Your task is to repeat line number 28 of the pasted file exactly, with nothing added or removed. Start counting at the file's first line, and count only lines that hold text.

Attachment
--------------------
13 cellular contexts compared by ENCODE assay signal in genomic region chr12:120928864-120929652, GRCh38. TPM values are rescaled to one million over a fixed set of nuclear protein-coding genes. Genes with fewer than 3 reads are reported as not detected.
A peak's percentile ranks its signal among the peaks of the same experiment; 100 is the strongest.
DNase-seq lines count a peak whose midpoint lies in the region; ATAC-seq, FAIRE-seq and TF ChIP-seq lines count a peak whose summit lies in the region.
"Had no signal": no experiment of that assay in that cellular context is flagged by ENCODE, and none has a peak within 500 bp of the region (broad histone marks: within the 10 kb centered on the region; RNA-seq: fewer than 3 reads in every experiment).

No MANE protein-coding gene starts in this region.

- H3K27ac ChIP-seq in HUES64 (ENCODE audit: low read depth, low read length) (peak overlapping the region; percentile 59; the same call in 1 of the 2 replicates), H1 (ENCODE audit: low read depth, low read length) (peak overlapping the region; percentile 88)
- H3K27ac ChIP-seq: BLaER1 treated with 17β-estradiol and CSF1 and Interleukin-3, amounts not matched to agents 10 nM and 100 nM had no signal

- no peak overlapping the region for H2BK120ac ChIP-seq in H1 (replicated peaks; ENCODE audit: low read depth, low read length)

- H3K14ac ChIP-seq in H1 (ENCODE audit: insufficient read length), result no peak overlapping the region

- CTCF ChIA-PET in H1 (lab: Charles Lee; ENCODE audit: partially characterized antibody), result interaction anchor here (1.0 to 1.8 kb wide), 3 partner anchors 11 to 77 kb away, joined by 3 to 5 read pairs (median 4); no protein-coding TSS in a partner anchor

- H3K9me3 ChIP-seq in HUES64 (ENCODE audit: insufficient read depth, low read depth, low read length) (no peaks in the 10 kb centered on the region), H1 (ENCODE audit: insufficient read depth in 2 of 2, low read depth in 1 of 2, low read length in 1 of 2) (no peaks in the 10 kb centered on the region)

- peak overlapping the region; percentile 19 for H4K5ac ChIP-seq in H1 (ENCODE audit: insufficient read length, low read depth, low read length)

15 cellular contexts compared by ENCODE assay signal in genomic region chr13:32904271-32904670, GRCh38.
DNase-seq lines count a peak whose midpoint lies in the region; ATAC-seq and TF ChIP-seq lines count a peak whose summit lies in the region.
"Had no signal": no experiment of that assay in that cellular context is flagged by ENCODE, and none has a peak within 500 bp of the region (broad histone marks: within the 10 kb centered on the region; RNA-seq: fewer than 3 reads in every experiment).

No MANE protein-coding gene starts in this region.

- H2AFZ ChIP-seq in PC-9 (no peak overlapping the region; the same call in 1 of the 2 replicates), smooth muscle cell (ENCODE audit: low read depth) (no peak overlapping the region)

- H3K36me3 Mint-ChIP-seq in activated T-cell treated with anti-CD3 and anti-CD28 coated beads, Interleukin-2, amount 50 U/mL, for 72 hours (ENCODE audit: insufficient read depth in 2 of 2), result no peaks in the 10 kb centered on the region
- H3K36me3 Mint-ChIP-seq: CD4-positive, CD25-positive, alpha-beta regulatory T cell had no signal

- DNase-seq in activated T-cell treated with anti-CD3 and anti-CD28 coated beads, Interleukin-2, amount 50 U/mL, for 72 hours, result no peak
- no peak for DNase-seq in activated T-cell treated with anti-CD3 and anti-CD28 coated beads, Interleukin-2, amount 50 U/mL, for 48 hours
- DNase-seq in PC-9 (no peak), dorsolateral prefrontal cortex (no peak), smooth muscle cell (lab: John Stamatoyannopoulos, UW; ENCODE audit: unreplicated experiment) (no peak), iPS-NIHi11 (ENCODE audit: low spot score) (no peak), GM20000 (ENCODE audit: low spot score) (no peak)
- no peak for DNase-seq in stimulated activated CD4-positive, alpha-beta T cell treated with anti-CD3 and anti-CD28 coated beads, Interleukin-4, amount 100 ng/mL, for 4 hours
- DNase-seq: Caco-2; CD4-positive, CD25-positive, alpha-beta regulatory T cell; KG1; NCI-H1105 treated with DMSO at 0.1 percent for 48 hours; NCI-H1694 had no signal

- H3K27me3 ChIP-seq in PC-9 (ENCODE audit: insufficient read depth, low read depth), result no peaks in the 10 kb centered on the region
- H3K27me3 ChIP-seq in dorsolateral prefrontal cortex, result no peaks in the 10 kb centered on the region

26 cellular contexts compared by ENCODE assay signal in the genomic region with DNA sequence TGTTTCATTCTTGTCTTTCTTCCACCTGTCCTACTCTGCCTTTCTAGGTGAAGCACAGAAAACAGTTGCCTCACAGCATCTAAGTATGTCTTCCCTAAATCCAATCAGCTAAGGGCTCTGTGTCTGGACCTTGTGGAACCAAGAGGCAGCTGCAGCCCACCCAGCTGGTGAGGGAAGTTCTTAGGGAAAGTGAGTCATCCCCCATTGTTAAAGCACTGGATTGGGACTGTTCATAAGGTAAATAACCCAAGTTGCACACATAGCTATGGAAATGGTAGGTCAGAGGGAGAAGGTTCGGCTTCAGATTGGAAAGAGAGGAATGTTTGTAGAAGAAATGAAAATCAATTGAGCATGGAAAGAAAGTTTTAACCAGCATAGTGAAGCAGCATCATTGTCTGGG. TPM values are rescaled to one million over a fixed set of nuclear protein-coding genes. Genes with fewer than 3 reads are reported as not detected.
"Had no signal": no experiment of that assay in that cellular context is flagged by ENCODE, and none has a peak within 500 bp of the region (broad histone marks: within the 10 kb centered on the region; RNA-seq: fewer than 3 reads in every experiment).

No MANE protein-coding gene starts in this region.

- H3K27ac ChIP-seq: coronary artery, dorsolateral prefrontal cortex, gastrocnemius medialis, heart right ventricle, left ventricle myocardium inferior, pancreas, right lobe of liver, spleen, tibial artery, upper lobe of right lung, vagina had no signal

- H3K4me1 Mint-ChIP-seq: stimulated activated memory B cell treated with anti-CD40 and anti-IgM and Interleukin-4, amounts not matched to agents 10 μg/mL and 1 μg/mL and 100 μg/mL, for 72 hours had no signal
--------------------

"Had no signal": no experiment of that assay in that cellular context is flagged by ENCODE, and none has a peak within 500 bp of the region (broad histone marks: within the 10 kb centered on the region; RNA-seq: fewer than 3 reads in every experiment).